SPACE TRAVEL
UK Plans to Drill Into Moon, Explore Feasibility of Manned Base

Carnegie Mellon Unveils Lunar Rover "Andy"

Why we should mine the moon

Young Volcanoes on the Moon

SPACE TRAVEL
Mars is a Four-Letter Word

Flash-Memory Reformat Planned

Mars mountain may have arisen from lake sediments: NASA

Curiosity finds clues to how water helped shape Mars

SPACE TRAVEL
NASA parodies 'All about that Bass' to promote space exploration

NASA's New Orion Spacecraft Completes First Spaceflight Test

FinalFlight to Scatter Ashes in the Stratosphere over Australia

NASA Exploration Programs Face Cost, Technical, Scheduling Issues

SPACE TRAVEL
China's Long March puts satellite in orbit on 200th launch

Countdown to China's new space programs begins

China develops new rocket for manned moon mission: media

Service module of China's returned lunar orbiter reaches L2 point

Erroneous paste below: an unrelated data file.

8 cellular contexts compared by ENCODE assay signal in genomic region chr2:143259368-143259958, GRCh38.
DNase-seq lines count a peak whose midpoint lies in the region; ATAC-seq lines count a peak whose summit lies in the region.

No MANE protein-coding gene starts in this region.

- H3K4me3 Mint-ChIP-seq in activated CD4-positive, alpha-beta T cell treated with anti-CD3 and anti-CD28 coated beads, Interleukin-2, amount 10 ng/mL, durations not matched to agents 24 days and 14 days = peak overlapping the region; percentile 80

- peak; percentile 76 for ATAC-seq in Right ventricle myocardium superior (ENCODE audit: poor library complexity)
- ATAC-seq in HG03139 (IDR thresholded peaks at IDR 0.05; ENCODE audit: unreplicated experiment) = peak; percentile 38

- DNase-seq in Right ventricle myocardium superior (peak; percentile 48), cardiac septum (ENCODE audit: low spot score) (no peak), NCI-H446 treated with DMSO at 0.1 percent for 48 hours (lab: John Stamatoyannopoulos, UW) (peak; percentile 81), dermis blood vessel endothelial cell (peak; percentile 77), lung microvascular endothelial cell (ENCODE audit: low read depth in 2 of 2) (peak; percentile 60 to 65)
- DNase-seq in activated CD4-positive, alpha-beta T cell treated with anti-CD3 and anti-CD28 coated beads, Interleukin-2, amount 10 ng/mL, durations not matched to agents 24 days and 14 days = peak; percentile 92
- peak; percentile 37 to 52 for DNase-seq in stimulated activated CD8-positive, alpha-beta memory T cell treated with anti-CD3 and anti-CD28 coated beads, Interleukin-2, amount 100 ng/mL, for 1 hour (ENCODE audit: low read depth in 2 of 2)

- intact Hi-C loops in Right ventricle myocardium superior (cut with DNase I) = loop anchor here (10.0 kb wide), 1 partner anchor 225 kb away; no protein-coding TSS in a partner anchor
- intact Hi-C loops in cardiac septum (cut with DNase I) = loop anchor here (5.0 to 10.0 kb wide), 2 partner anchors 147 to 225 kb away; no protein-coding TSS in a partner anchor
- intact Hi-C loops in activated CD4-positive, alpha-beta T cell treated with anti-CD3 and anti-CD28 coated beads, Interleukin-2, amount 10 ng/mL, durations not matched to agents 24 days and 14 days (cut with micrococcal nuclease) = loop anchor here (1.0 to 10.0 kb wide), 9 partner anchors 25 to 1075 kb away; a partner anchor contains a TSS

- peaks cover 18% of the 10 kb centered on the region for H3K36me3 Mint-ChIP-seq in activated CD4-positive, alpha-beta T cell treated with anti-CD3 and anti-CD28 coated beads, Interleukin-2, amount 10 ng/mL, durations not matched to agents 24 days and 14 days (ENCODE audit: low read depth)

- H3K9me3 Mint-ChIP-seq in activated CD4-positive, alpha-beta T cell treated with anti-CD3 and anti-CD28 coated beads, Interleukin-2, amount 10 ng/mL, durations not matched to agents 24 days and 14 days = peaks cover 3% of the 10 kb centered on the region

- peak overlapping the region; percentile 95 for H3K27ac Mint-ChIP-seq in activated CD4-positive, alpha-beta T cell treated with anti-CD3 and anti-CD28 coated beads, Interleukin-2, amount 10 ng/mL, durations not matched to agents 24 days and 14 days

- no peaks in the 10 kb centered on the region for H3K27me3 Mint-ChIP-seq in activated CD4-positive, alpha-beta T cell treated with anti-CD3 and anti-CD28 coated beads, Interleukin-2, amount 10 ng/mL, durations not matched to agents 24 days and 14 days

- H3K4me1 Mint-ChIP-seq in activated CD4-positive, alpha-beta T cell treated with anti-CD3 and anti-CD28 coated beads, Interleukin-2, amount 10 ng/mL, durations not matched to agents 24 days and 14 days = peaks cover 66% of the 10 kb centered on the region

SPACE TRAVEL
Boeing Covers Groundwork in Second Milestone For Commercial Crew

ATV views Space Station as never before

Orbital says it will complete ISS deliveries by end of 2016

OPALS: Light Beams Let Data Rates Soar

SPACE TRAVEL
NASA, SpaceX reschedule next week's ISS resupply launch

Final payload integration begins for O3b Networks' four satellites

ULA signs Orbital Sciences to launch Cygnus cargo mission to ISS

XCOR Presents New Platforms For Suborbital Science at AGU

SPACE TRAVEL
Astronomers spot Pluto-size objects swarming about young sun

Observing Solar System Worlds as if They Were Distant Exoplanets

Finding infant earths and potential life just got easier

Queen's scientist leads study of 'Super-Earth'

SPACE TRAVEL